What it means by 6mA at 5v, is that at 6mA, the output voltage level of that output will be fairly close to 5v (or VCC). The more current you source out of an output, the lower that voltage will be. This is called Voltage Droop, or Sag. Same goes for sinking current, with the voltage level rising, so instead of it being 0.0 or 0.1, at 20mA it might be 1v.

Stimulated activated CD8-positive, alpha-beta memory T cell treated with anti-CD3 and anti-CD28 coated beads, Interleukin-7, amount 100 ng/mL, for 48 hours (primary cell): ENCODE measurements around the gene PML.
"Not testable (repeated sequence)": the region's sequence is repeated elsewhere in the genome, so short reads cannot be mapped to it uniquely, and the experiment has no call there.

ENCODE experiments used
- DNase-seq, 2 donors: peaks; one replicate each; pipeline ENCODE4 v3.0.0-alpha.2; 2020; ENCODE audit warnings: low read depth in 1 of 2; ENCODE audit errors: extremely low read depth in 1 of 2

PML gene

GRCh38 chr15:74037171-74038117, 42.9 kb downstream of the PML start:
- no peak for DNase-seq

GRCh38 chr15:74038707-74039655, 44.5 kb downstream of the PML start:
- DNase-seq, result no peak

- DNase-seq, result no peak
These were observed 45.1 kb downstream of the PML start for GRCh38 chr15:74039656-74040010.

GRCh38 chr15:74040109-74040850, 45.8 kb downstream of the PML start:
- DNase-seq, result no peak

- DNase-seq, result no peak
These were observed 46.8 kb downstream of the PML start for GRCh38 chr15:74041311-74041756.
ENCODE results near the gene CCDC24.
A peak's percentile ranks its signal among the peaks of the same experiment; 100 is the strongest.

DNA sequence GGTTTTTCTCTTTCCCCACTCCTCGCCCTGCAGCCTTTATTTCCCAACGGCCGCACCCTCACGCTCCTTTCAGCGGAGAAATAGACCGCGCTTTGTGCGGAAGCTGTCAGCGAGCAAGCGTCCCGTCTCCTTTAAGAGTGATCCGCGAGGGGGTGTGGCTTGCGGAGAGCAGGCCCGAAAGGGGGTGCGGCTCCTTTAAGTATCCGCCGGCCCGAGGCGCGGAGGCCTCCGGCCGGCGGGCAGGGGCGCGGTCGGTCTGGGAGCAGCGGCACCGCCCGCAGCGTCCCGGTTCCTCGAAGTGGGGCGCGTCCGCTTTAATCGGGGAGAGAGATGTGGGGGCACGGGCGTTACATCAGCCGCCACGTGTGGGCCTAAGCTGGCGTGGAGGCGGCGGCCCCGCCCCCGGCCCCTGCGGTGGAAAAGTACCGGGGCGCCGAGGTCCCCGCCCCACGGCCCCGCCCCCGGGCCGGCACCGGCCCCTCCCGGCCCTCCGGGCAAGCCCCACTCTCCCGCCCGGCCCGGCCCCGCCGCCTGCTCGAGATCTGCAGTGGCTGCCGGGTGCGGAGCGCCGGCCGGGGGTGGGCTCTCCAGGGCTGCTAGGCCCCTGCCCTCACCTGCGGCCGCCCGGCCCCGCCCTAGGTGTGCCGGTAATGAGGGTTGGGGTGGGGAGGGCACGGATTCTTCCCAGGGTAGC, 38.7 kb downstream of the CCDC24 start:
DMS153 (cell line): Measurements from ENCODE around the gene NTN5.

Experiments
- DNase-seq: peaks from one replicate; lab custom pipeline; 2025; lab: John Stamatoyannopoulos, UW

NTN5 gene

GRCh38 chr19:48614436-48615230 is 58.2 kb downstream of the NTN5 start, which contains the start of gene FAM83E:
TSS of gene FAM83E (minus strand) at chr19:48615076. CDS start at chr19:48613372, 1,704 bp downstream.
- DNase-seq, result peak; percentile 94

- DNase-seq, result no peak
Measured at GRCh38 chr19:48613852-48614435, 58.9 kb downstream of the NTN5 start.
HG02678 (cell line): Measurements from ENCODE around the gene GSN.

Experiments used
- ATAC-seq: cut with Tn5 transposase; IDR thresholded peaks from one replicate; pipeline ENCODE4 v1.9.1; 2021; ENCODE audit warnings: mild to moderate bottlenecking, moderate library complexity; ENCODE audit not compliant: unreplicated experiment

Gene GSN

Notice that at a VCC of 4.5V, Voh (Voltage Output High), at Ioh (Current output high) -20µA (or -0.02 milliamps, the - indicating sourcing current) the typical is 4.499 volts. While at -6 mA, the typical is 4.3? Your output just lost 0.2v with only 6 mA of current draw. Anything more, and that drop will increase an untested amount. Some datasheets actually have a graph for this. This one does not. So you can draw more than 6mA, up to the max Io output current of 35mA (plus or minus) on a single output, but the voltage level will change to the point where it might not be useful to you. Ex. At 35mA, you might not be able to light an led.